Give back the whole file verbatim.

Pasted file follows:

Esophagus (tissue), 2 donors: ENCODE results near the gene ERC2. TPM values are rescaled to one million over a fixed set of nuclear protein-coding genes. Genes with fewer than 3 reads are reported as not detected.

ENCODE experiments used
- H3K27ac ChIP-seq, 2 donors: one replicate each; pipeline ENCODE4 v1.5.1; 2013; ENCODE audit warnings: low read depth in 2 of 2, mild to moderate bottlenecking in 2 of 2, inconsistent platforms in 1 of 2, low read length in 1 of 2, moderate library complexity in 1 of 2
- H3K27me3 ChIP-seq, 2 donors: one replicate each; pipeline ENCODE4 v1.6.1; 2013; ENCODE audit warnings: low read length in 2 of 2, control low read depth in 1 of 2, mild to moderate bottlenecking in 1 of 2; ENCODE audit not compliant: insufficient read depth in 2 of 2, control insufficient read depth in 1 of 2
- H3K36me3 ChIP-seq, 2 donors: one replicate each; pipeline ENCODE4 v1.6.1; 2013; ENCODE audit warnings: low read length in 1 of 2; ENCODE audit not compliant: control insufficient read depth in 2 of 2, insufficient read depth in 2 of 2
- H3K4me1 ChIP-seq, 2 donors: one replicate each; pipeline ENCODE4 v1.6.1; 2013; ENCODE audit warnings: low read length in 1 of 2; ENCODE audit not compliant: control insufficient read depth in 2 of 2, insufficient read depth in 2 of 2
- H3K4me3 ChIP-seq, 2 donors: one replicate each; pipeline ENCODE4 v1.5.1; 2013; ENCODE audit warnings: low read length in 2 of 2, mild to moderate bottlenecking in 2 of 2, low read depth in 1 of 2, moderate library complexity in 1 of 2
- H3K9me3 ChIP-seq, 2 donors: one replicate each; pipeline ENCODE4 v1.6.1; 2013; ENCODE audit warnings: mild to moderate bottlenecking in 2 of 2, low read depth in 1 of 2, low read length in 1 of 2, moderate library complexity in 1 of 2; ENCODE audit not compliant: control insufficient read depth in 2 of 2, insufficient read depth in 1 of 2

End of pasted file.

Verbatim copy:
Esophagus (tissue), 2 donors: ENCODE results near the gene ERC2. TPM values are rescaled to one million over a fixed set of nuclear protein-coding genes. Genes with fewer than 3 reads are reported as not detected.

ENCODE experiments used
- H3K27ac ChIP-seq, 2 donors: one replicate each; pipeline ENCODE4 v1.5.1; 2013; ENCODE audit warnings: low read depth in 2 of 2, mild to moderate bottlenecking in 2 of 2, inconsistent platforms in 1 of 2, low read length in 1 of 2, moderate library complexity in 1 of 2
- H3K27me3 ChIP-seq, 2 donors: one replicate each; pipeline ENCODE4 v1.6.1; 2013; ENCODE audit warnings: low read length in 2 of 2, control low read depth in 1 of 2, mild to moderate bottlenecking in 1 of 2; ENCODE audit not compliant: insufficient read depth in 2 of 2, control insufficient read depth in 1 of 2
- H3K36me3 ChIP-seq, 2 donors: one replicate each; pipeline ENCODE4 v1.6.1; 2013; ENCODE audit warnings: low read length in 1 of 2; ENCODE audit not compliant: control insufficient read depth in 2 of 2, insufficient read depth in 2 of 2
- H3K4me1 ChIP-seq, 2 donors: one replicate each; pipeline ENCODE4 v1.6.1; 2013; ENCODE audit warnings: low read length in 1 of 2; ENCODE audit not compliant: control insufficient read depth in 2 of 2, insufficient read depth in 2 of 2
- H3K4me3 ChIP-seq, 2 donors: one replicate each; pipeline ENCODE4 v1.5.1; 2013; ENCODE audit warnings: low read length in 2 of 2, mild to moderate bottlenecking in 2 of 2, low read depth in 1 of 2, moderate library complexity in 1 of 2
- H3K9me3 ChIP-seq, 2 donors: one replicate each; pipeline ENCODE4 v1.6.1; 2013; ENCODE audit warnings: mild to moderate bottlenecking in 2 of 2, low read depth in 1 of 2, low read length in 1 of 2, moderate library complexity in 1 of 2; ENCODE audit not compliant: control insufficient read depth in 2 of 2, insufficient read depth in 1 of 2